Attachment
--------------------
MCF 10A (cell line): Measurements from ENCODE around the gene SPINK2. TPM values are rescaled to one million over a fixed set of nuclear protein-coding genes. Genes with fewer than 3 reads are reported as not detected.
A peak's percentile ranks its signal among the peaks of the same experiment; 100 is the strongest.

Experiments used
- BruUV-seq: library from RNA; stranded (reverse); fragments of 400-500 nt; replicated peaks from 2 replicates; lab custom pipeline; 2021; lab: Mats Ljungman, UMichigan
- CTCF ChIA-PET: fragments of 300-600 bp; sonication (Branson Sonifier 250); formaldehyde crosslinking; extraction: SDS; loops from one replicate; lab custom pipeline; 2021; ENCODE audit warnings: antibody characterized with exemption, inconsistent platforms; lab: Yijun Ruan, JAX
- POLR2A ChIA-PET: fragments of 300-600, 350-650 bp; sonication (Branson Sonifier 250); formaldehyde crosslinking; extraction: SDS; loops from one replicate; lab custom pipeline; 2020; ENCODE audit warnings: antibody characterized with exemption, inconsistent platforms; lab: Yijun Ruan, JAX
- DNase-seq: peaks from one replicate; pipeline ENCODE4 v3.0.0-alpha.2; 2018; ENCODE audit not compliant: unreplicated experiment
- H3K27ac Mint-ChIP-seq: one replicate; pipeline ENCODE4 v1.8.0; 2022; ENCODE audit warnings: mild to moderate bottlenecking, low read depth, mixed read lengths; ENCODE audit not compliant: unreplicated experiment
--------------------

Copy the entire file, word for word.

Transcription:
MCF 10A (cell line): Measurements from ENCODE around the gene SPINK2. TPM values are rescaled to one million over a fixed set of nuclear protein-coding genes. Genes with fewer than 3 reads are reported as not detected.
A peak's percentile ranks its signal among the peaks of the same experiment; 100 is the strongest.

Experiments used
- BruUV-seq: library from RNA; stranded (reverse); fragments of 400-500 nt; replicated peaks from 2 replicates; lab custom pipeline; 2021; lab: Mats Ljungman, UMichigan
- CTCF ChIA-PET: fragments of 300-600 bp; sonication (Branson Sonifier 250); formaldehyde crosslinking; extraction: SDS; loops from one replicate; lab custom pipeline; 2021; ENCODE audit warnings: antibody characterized with exemption, inconsistent platforms; lab: Yijun Ruan, JAX
- POLR2A ChIA-PET: fragments of 300-600, 350-650 bp; sonication (Branson Sonifier 250); formaldehyde crosslinking; extraction: SDS; loops from one replicate; lab custom pipeline; 2020; ENCODE audit warnings: antibody characterized with exemption, inconsistent platforms; lab: Yijun Ruan, JAX
- DNase-seq: peaks from one replicate; pipeline ENCODE4 v3.0.0-alpha.2; 2018; ENCODE audit not compliant: unreplicated experiment
- H3K27ac Mint-ChIP-seq: one replicate; pipeline ENCODE4 v1.8.0; 2022; ENCODE audit warnings: mild to moderate bottlenecking, low read depth, mixed read lengths; ENCODE audit not compliant: unreplicated experiment